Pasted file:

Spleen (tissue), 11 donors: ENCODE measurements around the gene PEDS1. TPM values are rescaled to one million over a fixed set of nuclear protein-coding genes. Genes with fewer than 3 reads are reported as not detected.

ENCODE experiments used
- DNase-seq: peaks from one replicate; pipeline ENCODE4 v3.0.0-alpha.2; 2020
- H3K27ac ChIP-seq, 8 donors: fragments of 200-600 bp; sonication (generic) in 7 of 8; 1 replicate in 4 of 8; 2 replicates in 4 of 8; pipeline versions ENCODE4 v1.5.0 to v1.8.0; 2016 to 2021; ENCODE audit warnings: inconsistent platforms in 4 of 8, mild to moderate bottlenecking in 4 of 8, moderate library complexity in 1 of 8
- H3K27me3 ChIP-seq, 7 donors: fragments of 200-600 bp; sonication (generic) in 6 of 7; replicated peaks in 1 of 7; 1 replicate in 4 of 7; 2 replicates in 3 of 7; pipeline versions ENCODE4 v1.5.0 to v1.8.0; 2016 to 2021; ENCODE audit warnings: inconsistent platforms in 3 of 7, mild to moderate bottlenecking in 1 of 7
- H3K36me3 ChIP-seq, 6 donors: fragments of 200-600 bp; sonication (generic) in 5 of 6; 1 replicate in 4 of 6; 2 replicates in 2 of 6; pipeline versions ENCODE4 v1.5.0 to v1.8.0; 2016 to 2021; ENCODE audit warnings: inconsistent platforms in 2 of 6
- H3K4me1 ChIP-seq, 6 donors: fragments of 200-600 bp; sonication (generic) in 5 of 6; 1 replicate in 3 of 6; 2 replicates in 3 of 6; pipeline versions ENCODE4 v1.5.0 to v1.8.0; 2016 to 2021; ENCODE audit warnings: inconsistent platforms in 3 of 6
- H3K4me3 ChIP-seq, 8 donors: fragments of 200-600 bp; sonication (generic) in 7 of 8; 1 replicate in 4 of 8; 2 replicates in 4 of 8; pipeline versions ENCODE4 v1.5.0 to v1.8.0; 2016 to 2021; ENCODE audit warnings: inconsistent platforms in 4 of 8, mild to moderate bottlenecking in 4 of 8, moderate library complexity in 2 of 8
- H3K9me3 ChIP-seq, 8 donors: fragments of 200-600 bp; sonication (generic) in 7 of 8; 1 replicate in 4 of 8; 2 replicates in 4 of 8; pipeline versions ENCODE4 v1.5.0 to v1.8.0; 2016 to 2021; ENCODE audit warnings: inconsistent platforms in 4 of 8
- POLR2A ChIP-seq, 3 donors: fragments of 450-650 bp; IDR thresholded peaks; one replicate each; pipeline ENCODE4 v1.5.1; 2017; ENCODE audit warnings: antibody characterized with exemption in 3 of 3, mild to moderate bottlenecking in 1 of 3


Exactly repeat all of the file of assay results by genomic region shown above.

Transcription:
Spleen (tissue), 11 donors: ENCODE measurements around the gene PEDS1. TPM values are rescaled to one million over a fixed set of nuclear protein-coding genes. Genes with fewer than 3 reads are reported as not detected.

ENCODE experiments used
- DNase-seq: peaks from one replicate; pipeline ENCODE4 v3.0.0-alpha.2; 2020
- H3K27ac ChIP-seq, 8 donors: fragments of 200-600 bp; sonication (generic) in 7 of 8; 1 replicate in 4 of 8; 2 replicates in 4 of 8; pipeline versions ENCODE4 v1.5.0 to v1.8.0; 2016 to 2021; ENCODE audit warnings: inconsistent platforms in 4 of 8, mild to moderate bottlenecking in 4 of 8, moderate library complexity in 1 of 8
- H3K27me3 ChIP-seq, 7 donors: fragments of 200-600 bp; sonication (generic) in 6 of 7; replicated peaks in 1 of 7; 1 replicate in 4 of 7; 2 replicates in 3 of 7; pipeline versions ENCODE4 v1.5.0 to v1.8.0; 2016 to 2021; ENCODE audit warnings: inconsistent platforms in 3 of 7, mild to moderate bottlenecking in 1 of 7
- H3K36me3 ChIP-seq, 6 donors: fragments of 200-600 bp; sonication (generic) in 5 of 6; 1 replicate in 4 of 6; 2 replicates in 2 of 6; pipeline versions ENCODE4 v1.5.0 to v1.8.0; 2016 to 2021; ENCODE audit warnings: inconsistent platforms in 2 of 6
- H3K4me1 ChIP-seq, 6 donors: fragments of 200-600 bp; sonication (generic) in 5 of 6; 1 replicate in 3 of 6; 2 replicates in 3 of 6; pipeline versions ENCODE4 v1.5.0 to v1.8.0; 2016 to 2021; ENCODE audit warnings: inconsistent platforms in 3 of 6
- H3K4me3 ChIP-seq, 8 donors: fragments of 200-600 bp; sonication (generic) in 7 of 8; 1 replicate in 4 of 8; 2 replicates in 4 of 8; pipeline versions ENCODE4 v1.5.0 to v1.8.0; 2016 to 2021; ENCODE audit warnings: inconsistent platforms in 4 of 8, mild to moderate bottlenecking in 4 of 8, moderate library complexity in 2 of 8
- H3K9me3 ChIP-seq, 8 donors: fragments of 200-600 bp; sonication (generic) in 7 of 8; 1 replicate in 4 of 8; 2 replicates in 4 of 8; pipeline versions ENCODE4 v1.5.0 to v1.8.0; 2016 to 2021; ENCODE audit warnings: inconsistent platforms in 4 of 8
- POLR2A ChIP-seq, 3 donors: fragments of 450-650 bp; IDR thresholded peaks; one replicate each; pipeline ENCODE4 v1.5.1; 2017; ENCODE audit warnings: antibody characterized with exemption in 3 of 3, mild to moderate bottlenecking in 1 of 3